• Reverse mentoring is a mentoring relationship based on reciprocity between a senior faculty and a junior faculty.
  • The senior faculty may mentor you in navigating the promotional process, and you can reciprocate by mentoring the senior faculty in areas that may be deficient such as social media and technology.

Basic Facts

Submitted by: Michael C. Lewis, MD, FASA (Professor and Chairman, Henry Ford Anesthesia Department)

  • Learn the Language: read and reread the rules for promotion at your home institution. Make a check list and timeline based on these rules.
  • Create a Narrative: If you are applying for promotion from Associate to Professor you should be able to tell the story of your career. If your institution allows it, create a portfolio documenting your achievements. It should be accompanied by an Executive Summary.
  • Make Sure that Folks on the Promotion Committee Know Who You Are. This simple exercise can be very helpful. When individuals have an ‘emotional’ attachment to a name (hopefully good) they may argue your case much more effectively.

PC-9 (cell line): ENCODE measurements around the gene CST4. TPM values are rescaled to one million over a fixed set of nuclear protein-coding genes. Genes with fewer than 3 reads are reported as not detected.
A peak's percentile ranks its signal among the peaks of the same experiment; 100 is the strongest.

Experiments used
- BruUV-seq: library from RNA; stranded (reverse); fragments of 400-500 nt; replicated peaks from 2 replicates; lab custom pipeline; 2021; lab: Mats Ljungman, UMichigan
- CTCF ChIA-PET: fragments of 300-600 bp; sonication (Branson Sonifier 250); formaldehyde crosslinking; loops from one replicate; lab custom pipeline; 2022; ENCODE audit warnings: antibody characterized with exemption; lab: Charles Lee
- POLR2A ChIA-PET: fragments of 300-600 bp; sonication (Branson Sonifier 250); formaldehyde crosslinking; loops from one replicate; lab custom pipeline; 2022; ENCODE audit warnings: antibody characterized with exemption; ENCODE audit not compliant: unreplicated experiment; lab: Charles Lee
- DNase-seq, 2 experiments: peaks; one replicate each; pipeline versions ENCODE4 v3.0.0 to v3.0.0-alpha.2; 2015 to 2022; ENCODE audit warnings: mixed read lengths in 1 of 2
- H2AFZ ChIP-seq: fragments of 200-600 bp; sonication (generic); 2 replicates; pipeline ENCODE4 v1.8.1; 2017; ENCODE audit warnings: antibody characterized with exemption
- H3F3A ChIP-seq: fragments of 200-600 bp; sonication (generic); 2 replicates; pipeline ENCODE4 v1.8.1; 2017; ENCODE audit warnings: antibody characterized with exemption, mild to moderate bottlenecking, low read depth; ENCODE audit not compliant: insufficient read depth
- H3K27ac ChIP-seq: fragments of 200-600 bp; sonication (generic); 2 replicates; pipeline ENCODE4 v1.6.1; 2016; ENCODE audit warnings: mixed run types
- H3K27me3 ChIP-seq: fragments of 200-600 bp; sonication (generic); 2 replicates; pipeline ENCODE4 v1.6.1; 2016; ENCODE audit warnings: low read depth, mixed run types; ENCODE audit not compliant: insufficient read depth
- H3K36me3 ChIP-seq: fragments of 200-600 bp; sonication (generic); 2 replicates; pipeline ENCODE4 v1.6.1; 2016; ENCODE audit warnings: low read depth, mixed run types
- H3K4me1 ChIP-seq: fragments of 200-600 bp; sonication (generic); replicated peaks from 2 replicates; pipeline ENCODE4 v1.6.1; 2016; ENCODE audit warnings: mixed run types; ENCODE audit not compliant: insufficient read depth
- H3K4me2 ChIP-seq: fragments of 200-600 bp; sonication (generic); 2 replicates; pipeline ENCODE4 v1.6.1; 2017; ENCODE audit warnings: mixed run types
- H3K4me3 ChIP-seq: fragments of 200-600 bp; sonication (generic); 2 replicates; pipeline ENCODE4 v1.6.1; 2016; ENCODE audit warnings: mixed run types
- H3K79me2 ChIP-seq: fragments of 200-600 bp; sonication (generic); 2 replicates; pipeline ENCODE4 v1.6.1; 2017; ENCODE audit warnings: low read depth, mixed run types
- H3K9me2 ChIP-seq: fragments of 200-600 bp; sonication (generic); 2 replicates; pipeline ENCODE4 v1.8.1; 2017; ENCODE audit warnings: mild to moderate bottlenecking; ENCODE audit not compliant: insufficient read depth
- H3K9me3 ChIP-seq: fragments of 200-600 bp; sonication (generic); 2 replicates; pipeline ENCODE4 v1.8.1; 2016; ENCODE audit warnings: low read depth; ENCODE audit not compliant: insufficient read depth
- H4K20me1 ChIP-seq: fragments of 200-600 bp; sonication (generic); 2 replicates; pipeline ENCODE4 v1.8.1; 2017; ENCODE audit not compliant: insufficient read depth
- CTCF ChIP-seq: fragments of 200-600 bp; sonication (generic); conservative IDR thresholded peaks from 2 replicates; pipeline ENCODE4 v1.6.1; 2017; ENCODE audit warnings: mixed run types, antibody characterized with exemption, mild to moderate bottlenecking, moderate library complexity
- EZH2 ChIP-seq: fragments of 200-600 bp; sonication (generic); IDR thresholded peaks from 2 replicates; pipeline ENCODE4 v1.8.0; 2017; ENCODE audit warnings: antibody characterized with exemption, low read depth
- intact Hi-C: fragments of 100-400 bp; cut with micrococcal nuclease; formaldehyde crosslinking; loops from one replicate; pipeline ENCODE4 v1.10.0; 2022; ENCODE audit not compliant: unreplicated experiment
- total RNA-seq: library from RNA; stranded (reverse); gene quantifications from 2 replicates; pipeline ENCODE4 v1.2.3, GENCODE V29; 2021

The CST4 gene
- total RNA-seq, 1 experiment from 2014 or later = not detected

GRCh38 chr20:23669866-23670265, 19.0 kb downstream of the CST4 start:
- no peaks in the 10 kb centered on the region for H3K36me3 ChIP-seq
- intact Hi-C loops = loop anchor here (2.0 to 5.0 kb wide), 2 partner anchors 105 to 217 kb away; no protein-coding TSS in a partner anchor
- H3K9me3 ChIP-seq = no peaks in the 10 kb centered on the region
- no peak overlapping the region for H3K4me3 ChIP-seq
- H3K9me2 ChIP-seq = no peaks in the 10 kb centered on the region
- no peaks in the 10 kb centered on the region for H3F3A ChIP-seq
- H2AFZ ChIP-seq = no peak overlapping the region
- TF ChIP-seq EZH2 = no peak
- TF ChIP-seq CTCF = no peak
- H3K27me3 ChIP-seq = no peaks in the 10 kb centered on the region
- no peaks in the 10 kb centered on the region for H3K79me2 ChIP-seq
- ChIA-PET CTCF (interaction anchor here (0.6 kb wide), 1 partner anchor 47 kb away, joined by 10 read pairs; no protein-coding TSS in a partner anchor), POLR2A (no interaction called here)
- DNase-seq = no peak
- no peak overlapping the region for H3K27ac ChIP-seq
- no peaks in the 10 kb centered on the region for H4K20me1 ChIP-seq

• Be Nice to Administrators: They mediate all information flow in a University. Including everything concerned with advancement. They need your respect.
  • Have a list of Potential References from outside institutions that you can provide to your chair.

Utilize the Business Field

Submitted by: Isaac Chu, MD (Assistant Clinical Professor, Keck School of Medicine)

  • Promotional opportunities and administrative responsibilities are an important part of any academic department.
  • Few of us are well educated in the field of business, which has a tremendous amount of resources devoted to these topics.
  • Adam Grant, a renowned professor at the Wharton School of the University of Pennsylvania, writes on topics involving collaboration, networking, and organization- all useful topics in the journey for academic promotion.

Keep Records

Submitted by: Regina Fragneto, MD (Professor of Anesthesiology, University of Kentucky College of Medicine)

Keep a record of every presentation, resident lecture and other academic activity as you actually do it. Trying to remember all your educational activities as you are putting together your teaching portfolio for promotion is painful!

Collaboration

Submitted by: Shamanatha Reddy, MD (Assistant Professor, Montefiore Medical Center, Bronx, NY)